Falcon Heights receives Re-Leaf grant

Falcon Heights has received a Minnesota Re-Leaf Grant from the Minnesota Department of Natural Resources. It was accepted by the City Council at its meeting July 27. The city will use the $7,500 grant to replace boulevard trees that were removed due to Dutch elm disease, City Administrator Heather Worthington told the City Council last week. The city will also be doing an inventory of boulevard trees with the money, she said. Boulevard trees are trees planted in the right-of-way along the street. "We have been hit hard and have not been able to replant (the trees) due to budget restrictions," she said. The residents on the list for a tree have been waiting for a couple of years because the city has been allocating all of its financial resources to removing the diseased trees. Many trees have been lost to the disease, including a 52-foot tall elm. The council was enthusiastic about the grant, which was secured by Public Works Director Greg Hoag. "You take (the trees) so for granted and then when they’re gone, it’s terrible," said Council member Richard Talbot. Planting will start in the fall. Along with traditional trees, the city will plant several new disease-resistant elms, which look like the old, traditional elms they’ll replace, Worthington said. Other trees will include maples, ashes and others that do well in that environment. Talbot also warned citizens about people offering to trim trees for a low cost. Make sure they are licensed, he cautioned. Residents curious about licensed tree maintenance companies should call City Hall.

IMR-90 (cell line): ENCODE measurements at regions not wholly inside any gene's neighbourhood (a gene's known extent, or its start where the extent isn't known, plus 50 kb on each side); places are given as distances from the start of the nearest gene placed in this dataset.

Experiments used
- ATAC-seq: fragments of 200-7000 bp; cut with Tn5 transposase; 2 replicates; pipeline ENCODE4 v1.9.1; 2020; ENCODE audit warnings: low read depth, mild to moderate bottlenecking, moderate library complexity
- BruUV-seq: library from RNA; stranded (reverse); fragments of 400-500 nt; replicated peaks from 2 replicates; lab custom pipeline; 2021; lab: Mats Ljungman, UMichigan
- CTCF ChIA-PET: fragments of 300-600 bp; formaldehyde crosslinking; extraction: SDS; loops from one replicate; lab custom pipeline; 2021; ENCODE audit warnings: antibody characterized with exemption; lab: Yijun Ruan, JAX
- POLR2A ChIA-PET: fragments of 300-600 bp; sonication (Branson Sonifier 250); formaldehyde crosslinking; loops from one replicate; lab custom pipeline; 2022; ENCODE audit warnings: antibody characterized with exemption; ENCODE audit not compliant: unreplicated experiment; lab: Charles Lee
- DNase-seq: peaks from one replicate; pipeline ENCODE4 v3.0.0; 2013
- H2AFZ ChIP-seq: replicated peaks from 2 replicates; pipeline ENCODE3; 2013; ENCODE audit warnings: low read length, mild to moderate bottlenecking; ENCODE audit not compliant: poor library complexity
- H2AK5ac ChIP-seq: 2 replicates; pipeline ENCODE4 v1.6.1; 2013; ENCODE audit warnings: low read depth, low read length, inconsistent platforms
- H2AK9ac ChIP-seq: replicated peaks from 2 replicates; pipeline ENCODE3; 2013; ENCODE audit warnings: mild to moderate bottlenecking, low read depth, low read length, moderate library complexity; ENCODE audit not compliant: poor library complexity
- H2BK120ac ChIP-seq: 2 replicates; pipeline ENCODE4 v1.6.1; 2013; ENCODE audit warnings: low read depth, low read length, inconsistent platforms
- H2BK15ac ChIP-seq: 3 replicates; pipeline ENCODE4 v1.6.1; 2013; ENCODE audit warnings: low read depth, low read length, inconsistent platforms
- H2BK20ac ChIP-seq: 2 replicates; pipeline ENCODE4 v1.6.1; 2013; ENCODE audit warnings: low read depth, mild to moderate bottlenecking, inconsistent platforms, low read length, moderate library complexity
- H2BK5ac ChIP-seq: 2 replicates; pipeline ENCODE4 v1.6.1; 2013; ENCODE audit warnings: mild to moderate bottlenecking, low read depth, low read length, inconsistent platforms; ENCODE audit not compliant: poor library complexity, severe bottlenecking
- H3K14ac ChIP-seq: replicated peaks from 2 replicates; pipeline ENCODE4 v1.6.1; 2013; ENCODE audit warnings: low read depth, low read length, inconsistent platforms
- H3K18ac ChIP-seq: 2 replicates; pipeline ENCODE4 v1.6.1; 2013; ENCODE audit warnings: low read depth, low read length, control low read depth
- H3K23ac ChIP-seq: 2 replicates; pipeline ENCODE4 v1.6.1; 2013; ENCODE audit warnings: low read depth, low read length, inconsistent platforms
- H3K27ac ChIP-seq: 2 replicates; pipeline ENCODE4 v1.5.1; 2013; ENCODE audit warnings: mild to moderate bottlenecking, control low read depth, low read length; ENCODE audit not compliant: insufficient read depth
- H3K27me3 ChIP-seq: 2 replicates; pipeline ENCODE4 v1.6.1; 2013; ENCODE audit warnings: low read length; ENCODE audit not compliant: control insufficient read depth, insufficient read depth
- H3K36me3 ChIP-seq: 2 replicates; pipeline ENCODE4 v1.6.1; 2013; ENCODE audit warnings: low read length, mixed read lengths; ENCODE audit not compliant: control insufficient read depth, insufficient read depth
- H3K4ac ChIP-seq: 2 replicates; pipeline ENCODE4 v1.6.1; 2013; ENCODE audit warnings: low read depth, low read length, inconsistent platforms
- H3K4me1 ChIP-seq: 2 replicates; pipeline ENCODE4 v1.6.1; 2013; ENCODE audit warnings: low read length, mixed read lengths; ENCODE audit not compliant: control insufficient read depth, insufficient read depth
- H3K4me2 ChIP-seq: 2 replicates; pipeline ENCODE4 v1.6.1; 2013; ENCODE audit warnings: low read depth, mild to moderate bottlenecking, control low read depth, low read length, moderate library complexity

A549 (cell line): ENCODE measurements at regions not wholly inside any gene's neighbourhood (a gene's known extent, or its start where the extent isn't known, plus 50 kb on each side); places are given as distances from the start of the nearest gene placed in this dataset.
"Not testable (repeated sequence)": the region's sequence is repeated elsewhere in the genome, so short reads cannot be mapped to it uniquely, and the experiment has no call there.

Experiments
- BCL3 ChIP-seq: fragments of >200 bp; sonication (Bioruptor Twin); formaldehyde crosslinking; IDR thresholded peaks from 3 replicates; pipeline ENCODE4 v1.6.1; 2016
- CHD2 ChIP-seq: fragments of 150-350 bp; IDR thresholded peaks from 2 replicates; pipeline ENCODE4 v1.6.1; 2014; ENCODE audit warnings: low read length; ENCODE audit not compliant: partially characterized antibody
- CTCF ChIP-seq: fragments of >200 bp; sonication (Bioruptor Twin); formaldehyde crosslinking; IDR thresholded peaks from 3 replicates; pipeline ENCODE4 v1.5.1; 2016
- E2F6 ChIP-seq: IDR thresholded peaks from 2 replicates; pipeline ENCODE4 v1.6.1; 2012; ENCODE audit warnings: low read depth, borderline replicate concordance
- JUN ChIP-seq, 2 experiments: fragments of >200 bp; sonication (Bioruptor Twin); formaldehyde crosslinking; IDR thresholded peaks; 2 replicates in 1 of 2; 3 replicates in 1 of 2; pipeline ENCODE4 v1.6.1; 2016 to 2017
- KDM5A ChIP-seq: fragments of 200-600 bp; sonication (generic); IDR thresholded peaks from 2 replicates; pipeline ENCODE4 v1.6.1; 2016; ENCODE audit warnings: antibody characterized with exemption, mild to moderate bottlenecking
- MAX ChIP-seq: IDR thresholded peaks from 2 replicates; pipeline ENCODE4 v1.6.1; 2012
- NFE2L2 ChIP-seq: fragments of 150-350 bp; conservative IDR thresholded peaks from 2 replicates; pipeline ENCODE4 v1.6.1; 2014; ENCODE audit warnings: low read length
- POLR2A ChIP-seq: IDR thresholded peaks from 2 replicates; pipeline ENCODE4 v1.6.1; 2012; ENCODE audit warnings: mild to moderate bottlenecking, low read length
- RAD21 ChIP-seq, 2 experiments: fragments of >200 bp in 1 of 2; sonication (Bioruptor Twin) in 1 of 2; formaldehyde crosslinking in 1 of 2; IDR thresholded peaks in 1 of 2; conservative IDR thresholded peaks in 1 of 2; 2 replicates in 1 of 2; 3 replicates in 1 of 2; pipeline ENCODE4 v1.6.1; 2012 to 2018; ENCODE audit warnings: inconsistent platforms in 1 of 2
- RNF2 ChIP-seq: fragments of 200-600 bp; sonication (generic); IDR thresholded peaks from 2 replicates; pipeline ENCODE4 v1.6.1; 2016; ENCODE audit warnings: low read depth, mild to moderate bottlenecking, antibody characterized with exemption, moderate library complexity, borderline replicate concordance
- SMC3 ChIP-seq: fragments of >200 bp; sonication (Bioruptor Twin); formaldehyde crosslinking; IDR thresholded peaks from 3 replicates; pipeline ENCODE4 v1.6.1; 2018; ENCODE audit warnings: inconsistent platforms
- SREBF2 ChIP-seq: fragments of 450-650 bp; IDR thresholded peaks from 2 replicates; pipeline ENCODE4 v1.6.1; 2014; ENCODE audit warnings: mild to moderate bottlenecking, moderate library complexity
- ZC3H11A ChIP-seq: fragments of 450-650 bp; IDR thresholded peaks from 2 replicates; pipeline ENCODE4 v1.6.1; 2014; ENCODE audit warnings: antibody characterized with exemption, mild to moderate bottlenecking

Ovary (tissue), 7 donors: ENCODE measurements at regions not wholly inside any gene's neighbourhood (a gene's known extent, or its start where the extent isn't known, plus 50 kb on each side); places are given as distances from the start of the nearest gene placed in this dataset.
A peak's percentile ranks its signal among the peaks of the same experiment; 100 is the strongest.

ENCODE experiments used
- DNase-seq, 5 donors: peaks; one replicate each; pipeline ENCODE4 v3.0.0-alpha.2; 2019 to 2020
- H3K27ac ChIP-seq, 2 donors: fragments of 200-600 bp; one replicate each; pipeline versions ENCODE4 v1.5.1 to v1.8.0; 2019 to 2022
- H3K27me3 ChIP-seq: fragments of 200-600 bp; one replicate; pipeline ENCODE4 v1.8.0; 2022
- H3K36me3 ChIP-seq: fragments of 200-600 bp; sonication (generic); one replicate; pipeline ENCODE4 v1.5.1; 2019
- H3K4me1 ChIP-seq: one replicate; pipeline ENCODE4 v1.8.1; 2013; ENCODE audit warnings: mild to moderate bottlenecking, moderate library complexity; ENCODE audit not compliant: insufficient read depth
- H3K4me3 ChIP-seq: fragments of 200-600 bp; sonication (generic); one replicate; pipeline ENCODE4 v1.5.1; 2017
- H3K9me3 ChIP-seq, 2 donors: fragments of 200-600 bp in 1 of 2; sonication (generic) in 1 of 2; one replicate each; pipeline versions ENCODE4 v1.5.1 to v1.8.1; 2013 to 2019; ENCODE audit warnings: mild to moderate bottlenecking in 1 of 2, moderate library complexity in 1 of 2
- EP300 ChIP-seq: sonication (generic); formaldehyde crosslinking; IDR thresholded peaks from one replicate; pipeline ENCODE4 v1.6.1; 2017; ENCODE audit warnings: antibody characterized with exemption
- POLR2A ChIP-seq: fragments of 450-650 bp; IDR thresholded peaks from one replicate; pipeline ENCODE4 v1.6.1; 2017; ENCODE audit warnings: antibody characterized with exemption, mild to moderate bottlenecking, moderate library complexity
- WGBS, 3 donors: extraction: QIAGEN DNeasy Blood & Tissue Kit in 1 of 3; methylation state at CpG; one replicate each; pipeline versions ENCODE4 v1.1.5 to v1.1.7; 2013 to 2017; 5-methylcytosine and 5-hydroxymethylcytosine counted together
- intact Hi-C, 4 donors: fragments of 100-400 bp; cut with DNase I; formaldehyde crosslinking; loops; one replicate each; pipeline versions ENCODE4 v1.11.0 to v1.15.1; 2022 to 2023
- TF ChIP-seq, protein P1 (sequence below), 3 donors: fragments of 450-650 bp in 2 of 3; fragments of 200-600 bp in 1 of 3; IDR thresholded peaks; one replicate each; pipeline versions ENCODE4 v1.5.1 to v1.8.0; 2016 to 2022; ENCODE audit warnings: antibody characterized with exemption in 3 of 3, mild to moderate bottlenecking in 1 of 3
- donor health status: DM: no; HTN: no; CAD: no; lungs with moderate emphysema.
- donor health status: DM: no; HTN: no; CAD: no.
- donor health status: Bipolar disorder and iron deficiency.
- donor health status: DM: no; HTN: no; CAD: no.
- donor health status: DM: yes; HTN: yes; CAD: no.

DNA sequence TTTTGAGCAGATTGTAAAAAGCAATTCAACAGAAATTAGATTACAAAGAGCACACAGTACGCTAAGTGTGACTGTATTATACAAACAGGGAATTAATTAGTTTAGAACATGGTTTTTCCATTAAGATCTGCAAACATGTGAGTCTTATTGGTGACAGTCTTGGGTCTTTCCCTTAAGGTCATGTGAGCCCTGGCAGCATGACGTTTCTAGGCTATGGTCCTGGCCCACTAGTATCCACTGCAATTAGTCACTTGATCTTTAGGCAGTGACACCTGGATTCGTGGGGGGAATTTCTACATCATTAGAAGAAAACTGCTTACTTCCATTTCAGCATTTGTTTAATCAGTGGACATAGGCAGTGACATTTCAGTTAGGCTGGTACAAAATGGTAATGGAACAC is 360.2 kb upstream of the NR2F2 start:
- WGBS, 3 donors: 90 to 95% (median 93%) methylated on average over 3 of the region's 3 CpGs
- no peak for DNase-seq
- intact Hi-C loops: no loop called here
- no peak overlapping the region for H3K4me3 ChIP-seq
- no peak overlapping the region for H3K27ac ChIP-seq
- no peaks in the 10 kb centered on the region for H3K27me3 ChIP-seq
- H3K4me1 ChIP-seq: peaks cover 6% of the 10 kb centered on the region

Falcon Heights fauna


The council also applauded the Public Works Department and its employees, who recently rescued a family of baby ducks from a storm sewer catch basin. The mother duck was waiting across the street as the ducklings were aided out of the sewer, Worthington said. Falcon Heights has an extensive record of animal rescues including two dogs, a family of cats, a beaver, along with birds, parrots, falcons and foxes. The most recent run-in with wildlife was a gopher who visited the City Council chambers July 27. It was discovered by Worthington, who chased it around for a few moments before it ran out again. The council laughed as she related the incident. "How could I make that up?" she said.

Comment Here